It is, therefore, an object of this invention to provide an improved liquid development process which overcomes the above-noted deficiences.
It is another object of this invention to provide methods for uniformly applying and maintaining a constant liquid layer on an imaging surface.
It is still another object of this invention to provide methods which effectively reduce the constraints which heretofore give rise to rigid process control thereby imparting greater flexibility to the process and its areas of application.
These as well as other objects are accomplished by the present invention which provides an improved liquid transfer development process comprising:
electrically charging the photoconductive surface of an imaging member comprising a photoconductive .insulating layer overlying a transparent electrically conductive substrate;
exposing the photoconductive surface of said imaging member through said transparent substrate to a pattern of light and shadow;
contacting the photoconductive surface of said imaging member with a developer-laden web, said developer comprising particulate toner dispersed in an insulating liquid carrier;
contacting said developer-laden web with an image receiving web to selectively deposit particulate toner in conformance with said pattern of light and shadow;
separating said image receiving web from said developer-laden web.
The present invention will become more apparent from the ensuing discussion and drawing wherein:
FIG. 1 is a schematic illustration of an embodiment of the present invention which illustrates the sequential operation of the liquid transfer development process;
FIG. 2 is a schematic illustration of an alternative embodiment of the present invention which illustrates a continuous mode of operation.
Referring now to FIG. 1, there is shown an imaging member 10 which comprises a photoconductive insulating layer 12 overlying a conductive substrate 14. Overlying the photoconductive layer 12 and in contact therewith is a developer-laden web '16 which is described in more detail hereinbelow. The conductive substrate should be transparent to permit imaging therethrough. The conductive substrate can be prepared by overcoating a layer of optically transparent glass with a layer of tin oxide. Substrates of this type are commercially available under the name NESA glass from Pittsburgh Plate Glass Company.
A uniform electrostatic charge of the same polarity as that of the toner in the liquid developer is applied to the plate by corona discharge electrode 18. A suitable corona discharge electrode may comprise one or more fine conductive strands maintained at a corona discharge potential by high voltage source 20. The conductive strands are positioned within ashield and are maintained at a desired corona discharge potential such as, for example, a potential in the order of several thousand volts and may be controlled to. deposit on the surface electrical charge of the desired polarity. As illustrated in FIG. 1a corona discharge electrode 18 is being moved across the plate surface from left to right to deposit electrical charge on the liquid developer ladened web 16 previously deposited on the imaging member 10.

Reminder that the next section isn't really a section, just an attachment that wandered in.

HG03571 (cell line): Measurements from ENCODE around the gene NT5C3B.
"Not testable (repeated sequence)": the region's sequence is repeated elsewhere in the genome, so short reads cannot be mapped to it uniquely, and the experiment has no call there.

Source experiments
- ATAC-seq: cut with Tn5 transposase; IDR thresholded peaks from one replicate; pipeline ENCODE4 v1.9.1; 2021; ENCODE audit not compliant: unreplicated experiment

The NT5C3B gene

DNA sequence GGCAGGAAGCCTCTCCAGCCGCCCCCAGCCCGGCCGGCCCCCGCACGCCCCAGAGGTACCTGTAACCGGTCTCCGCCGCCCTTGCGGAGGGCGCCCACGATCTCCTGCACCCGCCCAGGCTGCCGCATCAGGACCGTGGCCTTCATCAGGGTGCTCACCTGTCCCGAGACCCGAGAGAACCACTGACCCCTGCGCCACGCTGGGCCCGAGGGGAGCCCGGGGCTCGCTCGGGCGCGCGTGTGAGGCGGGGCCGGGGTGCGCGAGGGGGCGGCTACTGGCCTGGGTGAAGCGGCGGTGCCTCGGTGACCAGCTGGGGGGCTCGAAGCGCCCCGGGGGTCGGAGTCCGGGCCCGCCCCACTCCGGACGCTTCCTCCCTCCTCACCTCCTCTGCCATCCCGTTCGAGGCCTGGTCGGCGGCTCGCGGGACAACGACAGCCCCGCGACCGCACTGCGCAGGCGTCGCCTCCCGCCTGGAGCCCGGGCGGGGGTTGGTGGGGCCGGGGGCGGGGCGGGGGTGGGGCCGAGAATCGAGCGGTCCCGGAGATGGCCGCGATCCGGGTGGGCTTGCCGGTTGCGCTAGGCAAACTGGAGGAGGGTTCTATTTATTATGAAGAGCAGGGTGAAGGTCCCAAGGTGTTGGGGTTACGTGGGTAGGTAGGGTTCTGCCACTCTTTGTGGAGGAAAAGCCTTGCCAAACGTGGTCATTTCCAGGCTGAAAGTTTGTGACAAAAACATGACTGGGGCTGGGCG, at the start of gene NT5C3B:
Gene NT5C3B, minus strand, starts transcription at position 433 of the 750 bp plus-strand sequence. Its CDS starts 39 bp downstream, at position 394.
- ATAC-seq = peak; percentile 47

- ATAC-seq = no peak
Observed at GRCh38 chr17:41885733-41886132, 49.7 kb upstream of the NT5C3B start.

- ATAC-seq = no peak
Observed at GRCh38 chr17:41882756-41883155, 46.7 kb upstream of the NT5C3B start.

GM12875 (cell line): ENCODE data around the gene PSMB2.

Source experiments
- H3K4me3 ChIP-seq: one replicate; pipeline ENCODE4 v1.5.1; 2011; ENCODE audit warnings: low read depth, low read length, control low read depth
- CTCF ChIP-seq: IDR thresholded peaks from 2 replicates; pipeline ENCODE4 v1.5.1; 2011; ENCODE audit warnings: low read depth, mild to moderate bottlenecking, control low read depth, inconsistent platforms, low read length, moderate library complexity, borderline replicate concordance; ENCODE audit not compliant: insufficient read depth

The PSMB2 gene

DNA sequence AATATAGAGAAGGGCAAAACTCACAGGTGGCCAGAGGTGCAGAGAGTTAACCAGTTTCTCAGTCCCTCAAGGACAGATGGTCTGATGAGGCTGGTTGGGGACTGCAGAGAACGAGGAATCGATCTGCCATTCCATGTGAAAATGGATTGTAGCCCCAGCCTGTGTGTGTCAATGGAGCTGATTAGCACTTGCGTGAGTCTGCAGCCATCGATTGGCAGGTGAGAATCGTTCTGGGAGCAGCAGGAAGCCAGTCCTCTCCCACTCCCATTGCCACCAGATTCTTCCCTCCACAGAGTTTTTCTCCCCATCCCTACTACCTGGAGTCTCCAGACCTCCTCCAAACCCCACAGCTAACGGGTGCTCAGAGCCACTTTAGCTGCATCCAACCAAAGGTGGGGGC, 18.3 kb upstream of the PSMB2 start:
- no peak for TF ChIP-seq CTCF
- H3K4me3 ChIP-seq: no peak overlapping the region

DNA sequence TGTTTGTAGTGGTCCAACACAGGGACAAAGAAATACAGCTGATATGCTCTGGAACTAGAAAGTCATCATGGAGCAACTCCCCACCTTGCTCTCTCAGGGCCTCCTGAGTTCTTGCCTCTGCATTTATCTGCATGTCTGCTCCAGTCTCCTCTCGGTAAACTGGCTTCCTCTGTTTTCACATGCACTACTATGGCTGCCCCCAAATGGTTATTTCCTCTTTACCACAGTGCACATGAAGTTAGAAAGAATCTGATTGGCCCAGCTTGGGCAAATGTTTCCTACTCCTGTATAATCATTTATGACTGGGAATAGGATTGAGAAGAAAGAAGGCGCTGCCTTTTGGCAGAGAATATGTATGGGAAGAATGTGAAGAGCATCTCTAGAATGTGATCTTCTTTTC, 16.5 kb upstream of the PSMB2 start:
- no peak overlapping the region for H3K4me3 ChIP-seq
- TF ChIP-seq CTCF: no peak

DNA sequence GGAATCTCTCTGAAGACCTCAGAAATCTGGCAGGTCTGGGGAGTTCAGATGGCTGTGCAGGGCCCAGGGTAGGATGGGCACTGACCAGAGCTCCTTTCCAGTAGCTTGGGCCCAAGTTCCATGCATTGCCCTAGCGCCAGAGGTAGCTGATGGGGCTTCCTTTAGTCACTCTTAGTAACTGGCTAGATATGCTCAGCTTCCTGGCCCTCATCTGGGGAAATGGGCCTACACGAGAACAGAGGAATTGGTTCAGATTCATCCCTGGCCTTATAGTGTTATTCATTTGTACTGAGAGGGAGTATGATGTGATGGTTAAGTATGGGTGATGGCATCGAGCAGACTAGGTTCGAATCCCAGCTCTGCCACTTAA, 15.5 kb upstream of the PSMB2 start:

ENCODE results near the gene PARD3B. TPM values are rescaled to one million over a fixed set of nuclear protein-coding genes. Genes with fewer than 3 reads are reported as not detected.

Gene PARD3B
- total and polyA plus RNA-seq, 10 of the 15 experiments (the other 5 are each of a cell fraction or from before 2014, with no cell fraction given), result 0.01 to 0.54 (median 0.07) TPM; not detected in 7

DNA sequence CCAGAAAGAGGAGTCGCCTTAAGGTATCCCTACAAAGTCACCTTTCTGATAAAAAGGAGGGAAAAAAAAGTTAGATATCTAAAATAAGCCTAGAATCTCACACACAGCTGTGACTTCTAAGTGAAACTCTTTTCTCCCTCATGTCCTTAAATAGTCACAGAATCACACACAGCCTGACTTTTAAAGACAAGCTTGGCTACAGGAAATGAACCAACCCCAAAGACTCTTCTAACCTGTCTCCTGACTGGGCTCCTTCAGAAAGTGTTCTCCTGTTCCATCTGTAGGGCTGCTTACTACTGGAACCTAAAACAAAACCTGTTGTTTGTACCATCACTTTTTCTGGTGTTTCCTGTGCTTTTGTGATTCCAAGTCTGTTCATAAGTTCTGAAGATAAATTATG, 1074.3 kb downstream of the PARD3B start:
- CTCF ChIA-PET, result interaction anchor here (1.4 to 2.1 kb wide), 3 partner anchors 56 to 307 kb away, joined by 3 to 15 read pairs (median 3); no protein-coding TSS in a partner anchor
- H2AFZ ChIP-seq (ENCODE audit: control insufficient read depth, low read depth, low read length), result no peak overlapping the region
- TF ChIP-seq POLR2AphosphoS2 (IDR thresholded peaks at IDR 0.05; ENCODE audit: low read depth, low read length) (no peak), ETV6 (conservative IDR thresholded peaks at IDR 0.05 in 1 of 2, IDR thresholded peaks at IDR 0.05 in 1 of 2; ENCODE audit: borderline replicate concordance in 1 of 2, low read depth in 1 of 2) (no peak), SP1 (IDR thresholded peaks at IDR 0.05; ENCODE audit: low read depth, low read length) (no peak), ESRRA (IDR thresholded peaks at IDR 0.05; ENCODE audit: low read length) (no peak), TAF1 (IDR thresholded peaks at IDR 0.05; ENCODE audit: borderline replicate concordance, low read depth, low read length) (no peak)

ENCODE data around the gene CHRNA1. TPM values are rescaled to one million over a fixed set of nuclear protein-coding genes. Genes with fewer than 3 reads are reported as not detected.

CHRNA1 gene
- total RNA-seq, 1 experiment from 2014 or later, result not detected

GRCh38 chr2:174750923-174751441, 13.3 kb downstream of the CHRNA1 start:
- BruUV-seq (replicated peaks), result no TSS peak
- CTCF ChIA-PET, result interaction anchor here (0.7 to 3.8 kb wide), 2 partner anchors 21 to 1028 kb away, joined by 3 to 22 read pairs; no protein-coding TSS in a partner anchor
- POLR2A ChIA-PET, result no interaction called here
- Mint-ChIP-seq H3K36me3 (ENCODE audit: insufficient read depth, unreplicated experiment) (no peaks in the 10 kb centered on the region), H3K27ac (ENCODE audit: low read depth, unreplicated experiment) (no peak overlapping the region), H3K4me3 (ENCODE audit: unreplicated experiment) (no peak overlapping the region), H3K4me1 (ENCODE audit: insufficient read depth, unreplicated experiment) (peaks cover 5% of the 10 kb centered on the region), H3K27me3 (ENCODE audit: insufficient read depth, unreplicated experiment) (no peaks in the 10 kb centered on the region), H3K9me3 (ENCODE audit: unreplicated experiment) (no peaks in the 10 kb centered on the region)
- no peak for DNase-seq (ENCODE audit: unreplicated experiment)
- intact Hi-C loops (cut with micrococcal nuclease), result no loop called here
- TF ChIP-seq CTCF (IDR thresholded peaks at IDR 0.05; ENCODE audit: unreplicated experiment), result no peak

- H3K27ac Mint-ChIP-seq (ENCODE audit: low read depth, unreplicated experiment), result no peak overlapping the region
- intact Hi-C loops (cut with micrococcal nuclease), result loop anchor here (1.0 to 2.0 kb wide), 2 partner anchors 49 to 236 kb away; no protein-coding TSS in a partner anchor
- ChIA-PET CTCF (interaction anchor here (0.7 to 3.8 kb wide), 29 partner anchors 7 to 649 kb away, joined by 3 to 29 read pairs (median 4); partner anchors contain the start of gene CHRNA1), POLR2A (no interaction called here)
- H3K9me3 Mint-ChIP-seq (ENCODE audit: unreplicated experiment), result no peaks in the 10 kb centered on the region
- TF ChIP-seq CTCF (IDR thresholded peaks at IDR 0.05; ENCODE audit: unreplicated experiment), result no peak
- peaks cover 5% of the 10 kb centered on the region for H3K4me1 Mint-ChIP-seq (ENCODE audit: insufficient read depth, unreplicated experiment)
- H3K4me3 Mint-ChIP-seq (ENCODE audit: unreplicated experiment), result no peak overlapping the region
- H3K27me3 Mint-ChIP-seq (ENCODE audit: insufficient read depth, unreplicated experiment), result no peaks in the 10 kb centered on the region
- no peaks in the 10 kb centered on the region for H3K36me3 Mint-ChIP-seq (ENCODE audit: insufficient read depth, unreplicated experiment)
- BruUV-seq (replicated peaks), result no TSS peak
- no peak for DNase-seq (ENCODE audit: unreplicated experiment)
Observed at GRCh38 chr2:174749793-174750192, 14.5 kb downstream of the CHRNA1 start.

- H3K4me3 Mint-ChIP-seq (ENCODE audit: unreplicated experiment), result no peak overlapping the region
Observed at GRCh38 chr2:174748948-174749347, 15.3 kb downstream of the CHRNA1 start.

FIG. lb illustrates exposure of the charged member to a pattern of light and shadow. A light pattern illustrated by arrows 22 is projected upon the photoconductive insulating layer 12 of imaging member 10 through conductive transparent backing 14.
After completing the foregoing steps, a copy may be made on suitable transfer material by the transferdevelopment procedure illustrated in FIG. 1c. Image receiving web 24 is brought into pressure contact with the liquid developer-laden web 16 by moving roller 26 across the web in the direction indicated by the arrow. This results in the formation of toner image 28 corresponding to the non-light-struck areas of the plate 10 on image receiving web 24. Toner image 28 may then be removed on image receiving web 24 by separating it from the developer-laden web 16.
Roller 26 desirably comprises an electrically conductive material such as conductive rubber, although other.
materials including non-conductive materials can be used. When a conductor is employed, print quality is enhanced by applying an electrical potential to the roller. Relatively small quantities of toner may adhere to the image receiving material in non-image areas thereby causing the appearance of background in the prints if the roller is allowed to electrically float. This undesired phenomenon can be appreciably reduced by applying an electrical potential of the same polarity as that of the toner to roller 26. Electrical potentials between about ground and about the potential of the discharge areas of the surface bearing the charge pattern have been found generally suitable. Comparatively light copies having a washed out appearance have been found to result when a potential of greater magnitude is applied to the roller. On the other hand, substantial background in non-image areas is noted when an electrical potential of opposite polarity of that of the toner is applied to roller 26.